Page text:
Monday, February 19, 2007

Animation industry registers 25% year-on-year growth

The Philippine animation industry posted a 25 percent increase in revenues for 2005, according to data provided by the National Statistics Office. Revenue increased to $52 million from $40 million in 2004.

The results were culled from revenues generated by registered members of ACPI. ACPI membership has also increased in recent years with 35 organizations, up from approximately 20 production houses when the association was established in 2000. According to Grace Dimaranan, CEO of Top Peg Animation and Creative Studio, Inc., and president of the Animation Council of the Philippines, Inc. (ACPI), a national association of animation industry players and stakeholders, the 25 percent annual growth is a conservative estimate in her view, given the recent boom in different animation verticals such as game development, flash animation, computer animation and mobile content.

Although the industry is growing, Dimaranan said a number of competitive threats could trim growth. She said that India and China are the industry’s most important competitors in the global market for outsourced animation work, which was estimated to be worth $72 billion in 2005. The Philippines trails India and China in terms of revenue. According to India’s National Association of Software and Service Companies (NASSCOM), India’s animation industry generated $285 million in revenues in 2005, while China captured $604 million.

One of the principal factors accounting for the India and China lead is the low cost of animation services in those countries compared to that in the Philippines. Clients who value low cost over creativity send work to India and China, rather than the Philippines. While cost is important to all clients, it is not the first consideration when outsourcing work, fortunately for the Philippines.

“In terms of creativity, there is no doubt that Filipino animators are highly preferred by clients to their Indian and Chinese counterparts. The earliest animation studios here have been outsourcing work to foreign clients since 1980s — and this experience is something that India or China cannot duplicate,” Dimaranan said. Because Filipino animators cannot compete on price, they leverage their track record for creativity to sell services at a premium, and to win contracts involving higher-value and knowledge-based animation processes.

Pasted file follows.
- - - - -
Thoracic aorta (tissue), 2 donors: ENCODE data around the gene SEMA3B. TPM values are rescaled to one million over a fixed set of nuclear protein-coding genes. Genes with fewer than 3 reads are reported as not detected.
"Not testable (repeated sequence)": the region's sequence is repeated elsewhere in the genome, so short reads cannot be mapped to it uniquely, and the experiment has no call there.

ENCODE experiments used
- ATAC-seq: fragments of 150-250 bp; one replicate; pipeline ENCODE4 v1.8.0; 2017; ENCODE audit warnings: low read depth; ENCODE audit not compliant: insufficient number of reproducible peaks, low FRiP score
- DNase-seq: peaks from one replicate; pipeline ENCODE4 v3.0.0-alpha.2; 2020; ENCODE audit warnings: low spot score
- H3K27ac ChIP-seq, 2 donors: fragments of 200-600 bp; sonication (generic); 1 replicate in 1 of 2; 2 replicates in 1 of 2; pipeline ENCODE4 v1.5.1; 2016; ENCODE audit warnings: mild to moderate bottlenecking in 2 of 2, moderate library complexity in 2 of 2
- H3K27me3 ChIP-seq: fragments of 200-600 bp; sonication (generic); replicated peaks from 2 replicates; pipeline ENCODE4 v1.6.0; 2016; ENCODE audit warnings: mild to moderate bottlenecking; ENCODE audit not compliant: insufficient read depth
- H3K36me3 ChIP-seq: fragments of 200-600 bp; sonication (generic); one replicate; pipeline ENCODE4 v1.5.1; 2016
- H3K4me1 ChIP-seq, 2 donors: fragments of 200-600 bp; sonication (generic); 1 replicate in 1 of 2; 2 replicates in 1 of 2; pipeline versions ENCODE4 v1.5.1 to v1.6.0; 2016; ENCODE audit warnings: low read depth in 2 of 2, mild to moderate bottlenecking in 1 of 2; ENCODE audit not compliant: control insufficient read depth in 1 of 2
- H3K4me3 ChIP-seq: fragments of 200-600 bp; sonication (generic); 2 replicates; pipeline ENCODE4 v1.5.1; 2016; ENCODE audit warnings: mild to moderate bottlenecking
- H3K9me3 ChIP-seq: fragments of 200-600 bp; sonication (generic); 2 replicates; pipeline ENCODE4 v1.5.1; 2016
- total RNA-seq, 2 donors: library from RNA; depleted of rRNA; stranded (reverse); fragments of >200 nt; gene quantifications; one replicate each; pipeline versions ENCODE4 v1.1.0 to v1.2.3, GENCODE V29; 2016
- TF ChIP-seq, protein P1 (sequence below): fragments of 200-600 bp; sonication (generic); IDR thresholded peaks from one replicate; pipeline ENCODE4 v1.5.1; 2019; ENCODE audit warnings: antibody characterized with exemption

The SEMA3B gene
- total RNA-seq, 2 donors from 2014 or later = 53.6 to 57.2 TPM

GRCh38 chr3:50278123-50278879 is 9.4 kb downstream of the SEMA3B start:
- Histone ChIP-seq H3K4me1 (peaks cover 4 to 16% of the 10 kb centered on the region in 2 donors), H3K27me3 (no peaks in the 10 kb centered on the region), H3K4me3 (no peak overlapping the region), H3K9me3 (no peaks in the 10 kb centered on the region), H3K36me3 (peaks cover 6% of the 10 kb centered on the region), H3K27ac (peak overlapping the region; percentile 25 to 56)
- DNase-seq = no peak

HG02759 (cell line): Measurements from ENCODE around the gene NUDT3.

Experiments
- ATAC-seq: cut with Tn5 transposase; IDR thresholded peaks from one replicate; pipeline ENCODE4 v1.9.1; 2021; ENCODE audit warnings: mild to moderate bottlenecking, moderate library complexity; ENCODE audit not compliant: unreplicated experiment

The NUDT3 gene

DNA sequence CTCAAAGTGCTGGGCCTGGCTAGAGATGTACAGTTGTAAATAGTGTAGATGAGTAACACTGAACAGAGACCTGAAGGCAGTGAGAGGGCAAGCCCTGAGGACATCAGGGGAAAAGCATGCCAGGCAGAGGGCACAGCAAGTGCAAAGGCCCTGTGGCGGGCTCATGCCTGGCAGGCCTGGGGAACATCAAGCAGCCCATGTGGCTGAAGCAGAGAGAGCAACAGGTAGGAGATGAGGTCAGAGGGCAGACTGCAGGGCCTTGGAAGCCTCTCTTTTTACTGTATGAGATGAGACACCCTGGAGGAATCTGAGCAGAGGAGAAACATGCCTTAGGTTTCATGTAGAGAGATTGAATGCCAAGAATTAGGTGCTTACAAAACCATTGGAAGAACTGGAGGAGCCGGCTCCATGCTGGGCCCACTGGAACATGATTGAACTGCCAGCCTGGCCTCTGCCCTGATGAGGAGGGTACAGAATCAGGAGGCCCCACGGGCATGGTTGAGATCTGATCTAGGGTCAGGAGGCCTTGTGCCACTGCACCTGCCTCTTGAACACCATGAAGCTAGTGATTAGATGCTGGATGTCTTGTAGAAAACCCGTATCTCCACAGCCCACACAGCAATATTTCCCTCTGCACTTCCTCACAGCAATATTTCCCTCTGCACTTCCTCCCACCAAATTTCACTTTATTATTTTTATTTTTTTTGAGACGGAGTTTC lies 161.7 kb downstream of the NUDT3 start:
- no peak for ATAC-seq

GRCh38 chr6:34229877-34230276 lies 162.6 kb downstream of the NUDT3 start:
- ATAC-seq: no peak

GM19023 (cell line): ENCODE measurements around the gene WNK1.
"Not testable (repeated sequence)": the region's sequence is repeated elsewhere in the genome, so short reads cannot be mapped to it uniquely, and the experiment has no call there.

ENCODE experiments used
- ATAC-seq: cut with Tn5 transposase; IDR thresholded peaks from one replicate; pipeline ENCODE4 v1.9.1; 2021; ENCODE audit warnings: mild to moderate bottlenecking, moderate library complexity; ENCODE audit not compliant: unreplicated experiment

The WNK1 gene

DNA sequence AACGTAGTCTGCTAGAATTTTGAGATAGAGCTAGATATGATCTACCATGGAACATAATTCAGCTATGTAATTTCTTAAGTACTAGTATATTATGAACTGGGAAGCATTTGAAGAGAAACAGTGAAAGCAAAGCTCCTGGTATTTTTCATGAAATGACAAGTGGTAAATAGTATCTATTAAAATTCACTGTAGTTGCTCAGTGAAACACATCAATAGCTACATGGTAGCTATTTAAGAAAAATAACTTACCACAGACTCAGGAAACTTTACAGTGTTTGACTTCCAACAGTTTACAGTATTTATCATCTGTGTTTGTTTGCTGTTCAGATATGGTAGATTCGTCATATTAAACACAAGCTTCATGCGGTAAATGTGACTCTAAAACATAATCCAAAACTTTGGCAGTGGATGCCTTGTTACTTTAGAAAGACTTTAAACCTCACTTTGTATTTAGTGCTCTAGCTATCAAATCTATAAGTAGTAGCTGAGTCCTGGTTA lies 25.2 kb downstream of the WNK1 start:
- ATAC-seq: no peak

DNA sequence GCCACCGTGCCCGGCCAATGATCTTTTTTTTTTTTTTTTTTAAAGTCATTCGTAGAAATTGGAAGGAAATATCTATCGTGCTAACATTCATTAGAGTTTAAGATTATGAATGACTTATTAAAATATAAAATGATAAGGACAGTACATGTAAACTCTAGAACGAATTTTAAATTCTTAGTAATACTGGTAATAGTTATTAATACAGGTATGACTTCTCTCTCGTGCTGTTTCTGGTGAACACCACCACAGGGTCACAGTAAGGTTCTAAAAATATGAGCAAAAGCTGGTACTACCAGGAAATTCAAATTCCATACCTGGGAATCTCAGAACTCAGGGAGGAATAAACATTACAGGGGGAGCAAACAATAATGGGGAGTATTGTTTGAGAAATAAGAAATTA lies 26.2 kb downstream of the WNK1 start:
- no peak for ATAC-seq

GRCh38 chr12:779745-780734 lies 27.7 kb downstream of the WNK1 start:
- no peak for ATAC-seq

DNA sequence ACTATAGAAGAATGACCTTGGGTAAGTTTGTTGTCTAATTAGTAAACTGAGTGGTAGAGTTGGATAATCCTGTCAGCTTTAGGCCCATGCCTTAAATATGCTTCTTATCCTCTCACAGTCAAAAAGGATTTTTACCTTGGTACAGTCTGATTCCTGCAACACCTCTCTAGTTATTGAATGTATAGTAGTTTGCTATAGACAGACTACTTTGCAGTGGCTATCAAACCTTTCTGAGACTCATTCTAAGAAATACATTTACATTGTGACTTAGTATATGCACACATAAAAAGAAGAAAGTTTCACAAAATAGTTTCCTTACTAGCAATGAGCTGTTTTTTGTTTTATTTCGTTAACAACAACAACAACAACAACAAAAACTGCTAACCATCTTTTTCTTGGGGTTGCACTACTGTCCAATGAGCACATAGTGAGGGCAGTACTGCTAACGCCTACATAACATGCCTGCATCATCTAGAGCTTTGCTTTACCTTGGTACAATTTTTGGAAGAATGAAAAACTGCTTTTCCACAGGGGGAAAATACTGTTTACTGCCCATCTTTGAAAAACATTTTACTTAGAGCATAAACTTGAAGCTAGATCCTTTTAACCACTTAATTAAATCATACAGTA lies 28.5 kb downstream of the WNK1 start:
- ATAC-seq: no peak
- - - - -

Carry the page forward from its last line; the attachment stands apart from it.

Aside from the cost differential, Dimaranan said that growth of the local animation industry’ is also constrained by the thin talent pool.“ There are a lot of global opportunities. Unfortunately, the bigger the market, the more we have to prepare a sufficient skilled workforce to meet demand,” Dimaranan said.

To beef up the talent pool, ACPI has partnered with the Technical Education and Skills Development Authority (TESDA) to institutionalize animation training beginning with the development of a modern curriculum, training regulations and assessment standards that are aligned with industry requirements. That work has been completed, and is available for assessment and incorporation into course offerings by academic and training institutions.

The ACPI also conducts road shows throughout the Philippines to promote animation as a serious career to incoming college students and parents, and to offer help in the form of trainers and assistance in developing an industry-focused but customized curriculum for academic institutions. ACPI is hopeful that their efforts will translate into an increase in the number of animators from the approximately 6,500 at present to 25,000 by 2010. The need for a deeper pool of qualified creative talent is becoming increasingly urgent due to an increase in global demand for newer animation verticals, including game development.

Despite serious obstacles to growth, some ACPI members are moving beyond contract outsourcing to produce original content. The risks are substantial. “Producing a 22- to 30-minute show could can cost anywhere from P2 to P3 million. To sell your work to a network, you need to make at least one series, which is 13 shows. So you can just imagine the risks and resources involved,” said Dimaranan.
The industry produced the TV series Panday and Captain Barbell in the 1980s, both of which were made manually. These were followed by Kwentong Kayumanggi, Ibong Adarna, Isko sa Animasia, and a few more animated shows. Top Peg’s Tutubi Patrol, an animated adaptation of the value-oriented book series for children, was the first full series created using computer-assisted animation processes. Since its release in 2004 to 2005, it has been shown locally and exported to Indonesia, Hong Kong and Germany, with subtitles. Following up on that initial success, Top Peg is now working on its second original series, “Jobert,” which is being fully funded by an investor.

As part of its promotional and capability-building efforts, ACPI has also partnered with the Center for International Trade Expositions and Missions (CITEM) in presenting a conference track on Digital Animation at the e-Services Philippines 2007 global sourcing conference and exhibition.

“We have been a staunch supporter of e-Services Philippines since its inception. This year, we are focusing on digital animation in response to the many inquiries that we’ve been getting on the newer forms of computer-assisted animation.” Topics to be covered during the track include: film animation and CGI, mobile animation and game development, and voice acting.

e-Services Philippines takes place from February 15 to 16, 2007, at the Edsa Shangri-La Hotel, Mandaluyong City. The Digital Animation track will be held on the second day, at the Batanes Rooms 1 and 2.
For more information on ESP 2007, please visit or call CITEM’s IT Services Division at 831-2201 loc 301, 251, and 212.


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